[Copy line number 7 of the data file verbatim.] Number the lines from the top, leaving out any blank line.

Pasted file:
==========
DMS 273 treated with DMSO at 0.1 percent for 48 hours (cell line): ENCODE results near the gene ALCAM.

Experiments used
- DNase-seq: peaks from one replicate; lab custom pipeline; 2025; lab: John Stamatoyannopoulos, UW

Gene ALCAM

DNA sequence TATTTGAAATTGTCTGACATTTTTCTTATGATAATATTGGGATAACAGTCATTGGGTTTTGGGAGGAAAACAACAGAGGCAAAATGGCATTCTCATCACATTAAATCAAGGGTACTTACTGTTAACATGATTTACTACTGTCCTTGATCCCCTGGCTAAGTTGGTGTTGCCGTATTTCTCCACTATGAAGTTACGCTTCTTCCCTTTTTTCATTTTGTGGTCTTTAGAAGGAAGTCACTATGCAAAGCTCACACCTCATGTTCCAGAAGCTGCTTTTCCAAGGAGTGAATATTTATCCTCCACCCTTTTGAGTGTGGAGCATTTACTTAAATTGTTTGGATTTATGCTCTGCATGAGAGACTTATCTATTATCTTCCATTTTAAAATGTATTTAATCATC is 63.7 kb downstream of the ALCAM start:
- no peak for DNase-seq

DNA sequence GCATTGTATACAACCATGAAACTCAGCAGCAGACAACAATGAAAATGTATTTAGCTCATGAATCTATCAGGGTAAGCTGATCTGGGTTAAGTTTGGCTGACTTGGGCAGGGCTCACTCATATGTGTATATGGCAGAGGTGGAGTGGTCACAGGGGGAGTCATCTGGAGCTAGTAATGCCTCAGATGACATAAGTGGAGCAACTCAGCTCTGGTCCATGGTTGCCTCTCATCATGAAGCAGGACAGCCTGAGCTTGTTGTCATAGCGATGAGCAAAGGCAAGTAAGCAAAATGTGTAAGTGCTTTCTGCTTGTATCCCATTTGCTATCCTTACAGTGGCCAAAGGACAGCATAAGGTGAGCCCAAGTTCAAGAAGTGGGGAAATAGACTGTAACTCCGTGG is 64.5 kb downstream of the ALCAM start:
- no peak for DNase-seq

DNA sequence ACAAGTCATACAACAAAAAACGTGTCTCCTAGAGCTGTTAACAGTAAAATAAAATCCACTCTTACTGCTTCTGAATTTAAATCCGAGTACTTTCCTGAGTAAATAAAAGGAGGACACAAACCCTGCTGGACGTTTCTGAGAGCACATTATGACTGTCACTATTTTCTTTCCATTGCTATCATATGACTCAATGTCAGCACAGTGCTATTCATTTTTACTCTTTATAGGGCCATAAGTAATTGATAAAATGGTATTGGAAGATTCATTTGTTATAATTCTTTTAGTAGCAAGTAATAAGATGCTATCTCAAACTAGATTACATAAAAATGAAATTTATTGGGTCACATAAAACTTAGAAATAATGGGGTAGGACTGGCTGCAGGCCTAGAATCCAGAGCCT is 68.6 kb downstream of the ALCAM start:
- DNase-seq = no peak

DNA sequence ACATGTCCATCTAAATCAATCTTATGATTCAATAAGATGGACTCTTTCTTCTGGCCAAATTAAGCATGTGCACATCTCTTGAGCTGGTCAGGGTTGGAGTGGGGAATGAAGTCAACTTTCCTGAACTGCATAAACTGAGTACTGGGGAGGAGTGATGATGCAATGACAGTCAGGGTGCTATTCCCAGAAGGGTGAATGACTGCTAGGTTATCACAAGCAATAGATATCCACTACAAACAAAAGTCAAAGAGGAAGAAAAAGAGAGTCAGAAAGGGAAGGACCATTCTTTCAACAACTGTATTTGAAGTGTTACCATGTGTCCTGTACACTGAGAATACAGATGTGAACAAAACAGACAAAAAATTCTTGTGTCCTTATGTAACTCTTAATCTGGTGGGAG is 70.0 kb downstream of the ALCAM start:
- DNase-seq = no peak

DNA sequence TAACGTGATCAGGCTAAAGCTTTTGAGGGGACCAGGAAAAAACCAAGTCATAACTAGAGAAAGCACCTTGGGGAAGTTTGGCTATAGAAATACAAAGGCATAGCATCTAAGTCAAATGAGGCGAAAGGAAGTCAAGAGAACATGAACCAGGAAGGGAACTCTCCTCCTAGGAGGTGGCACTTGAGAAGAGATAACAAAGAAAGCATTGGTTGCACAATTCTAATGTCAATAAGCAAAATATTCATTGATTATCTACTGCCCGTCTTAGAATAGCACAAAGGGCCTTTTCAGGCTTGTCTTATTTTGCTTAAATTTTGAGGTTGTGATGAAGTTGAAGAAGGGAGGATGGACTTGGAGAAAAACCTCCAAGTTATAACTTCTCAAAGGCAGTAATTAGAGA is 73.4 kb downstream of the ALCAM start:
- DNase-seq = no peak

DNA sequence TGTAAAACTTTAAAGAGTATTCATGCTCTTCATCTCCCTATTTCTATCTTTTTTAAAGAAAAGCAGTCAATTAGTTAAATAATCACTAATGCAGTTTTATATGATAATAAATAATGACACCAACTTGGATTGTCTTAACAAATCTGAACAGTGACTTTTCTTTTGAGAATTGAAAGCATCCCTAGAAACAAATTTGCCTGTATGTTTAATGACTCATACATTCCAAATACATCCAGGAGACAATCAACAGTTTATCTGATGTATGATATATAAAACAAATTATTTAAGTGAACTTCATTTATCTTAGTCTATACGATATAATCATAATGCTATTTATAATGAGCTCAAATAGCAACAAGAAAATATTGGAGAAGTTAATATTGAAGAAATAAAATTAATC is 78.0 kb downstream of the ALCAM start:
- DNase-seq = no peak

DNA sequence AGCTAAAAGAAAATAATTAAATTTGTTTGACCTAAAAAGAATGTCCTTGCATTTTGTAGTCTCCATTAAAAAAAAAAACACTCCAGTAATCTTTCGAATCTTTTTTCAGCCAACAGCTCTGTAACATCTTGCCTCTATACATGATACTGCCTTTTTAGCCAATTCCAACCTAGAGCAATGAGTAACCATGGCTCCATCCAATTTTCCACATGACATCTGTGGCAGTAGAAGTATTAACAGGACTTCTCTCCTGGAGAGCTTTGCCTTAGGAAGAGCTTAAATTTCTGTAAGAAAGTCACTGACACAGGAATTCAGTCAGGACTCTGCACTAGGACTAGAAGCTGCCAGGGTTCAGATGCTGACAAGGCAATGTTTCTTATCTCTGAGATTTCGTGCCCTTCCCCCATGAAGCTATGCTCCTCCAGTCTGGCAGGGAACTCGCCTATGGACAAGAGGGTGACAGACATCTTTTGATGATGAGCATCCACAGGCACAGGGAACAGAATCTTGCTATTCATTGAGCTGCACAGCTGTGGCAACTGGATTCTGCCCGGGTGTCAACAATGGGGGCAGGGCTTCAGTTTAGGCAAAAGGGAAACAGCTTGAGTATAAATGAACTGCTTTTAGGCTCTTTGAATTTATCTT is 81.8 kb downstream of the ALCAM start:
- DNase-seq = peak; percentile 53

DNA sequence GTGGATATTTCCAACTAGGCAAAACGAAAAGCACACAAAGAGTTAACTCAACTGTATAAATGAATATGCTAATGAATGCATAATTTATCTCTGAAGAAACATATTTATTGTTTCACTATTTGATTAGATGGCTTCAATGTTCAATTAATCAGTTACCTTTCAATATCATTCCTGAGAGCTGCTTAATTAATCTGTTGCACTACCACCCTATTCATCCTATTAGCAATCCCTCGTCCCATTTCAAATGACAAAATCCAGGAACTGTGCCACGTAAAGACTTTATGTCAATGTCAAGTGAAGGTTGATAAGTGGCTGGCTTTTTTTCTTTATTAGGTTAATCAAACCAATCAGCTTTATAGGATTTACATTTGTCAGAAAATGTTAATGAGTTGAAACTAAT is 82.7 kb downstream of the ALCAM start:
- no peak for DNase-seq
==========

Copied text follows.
DNA sequence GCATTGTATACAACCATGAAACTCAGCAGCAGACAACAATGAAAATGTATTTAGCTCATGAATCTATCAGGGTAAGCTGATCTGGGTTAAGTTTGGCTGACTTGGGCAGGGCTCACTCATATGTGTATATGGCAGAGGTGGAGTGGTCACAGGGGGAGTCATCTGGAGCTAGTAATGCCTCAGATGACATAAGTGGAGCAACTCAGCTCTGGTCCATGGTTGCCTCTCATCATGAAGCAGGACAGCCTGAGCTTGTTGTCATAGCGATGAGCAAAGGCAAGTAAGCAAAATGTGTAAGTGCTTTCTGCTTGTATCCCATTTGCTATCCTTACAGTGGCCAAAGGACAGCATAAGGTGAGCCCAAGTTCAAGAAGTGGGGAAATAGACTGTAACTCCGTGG is 64.5 kb downstream of the ALCAM start: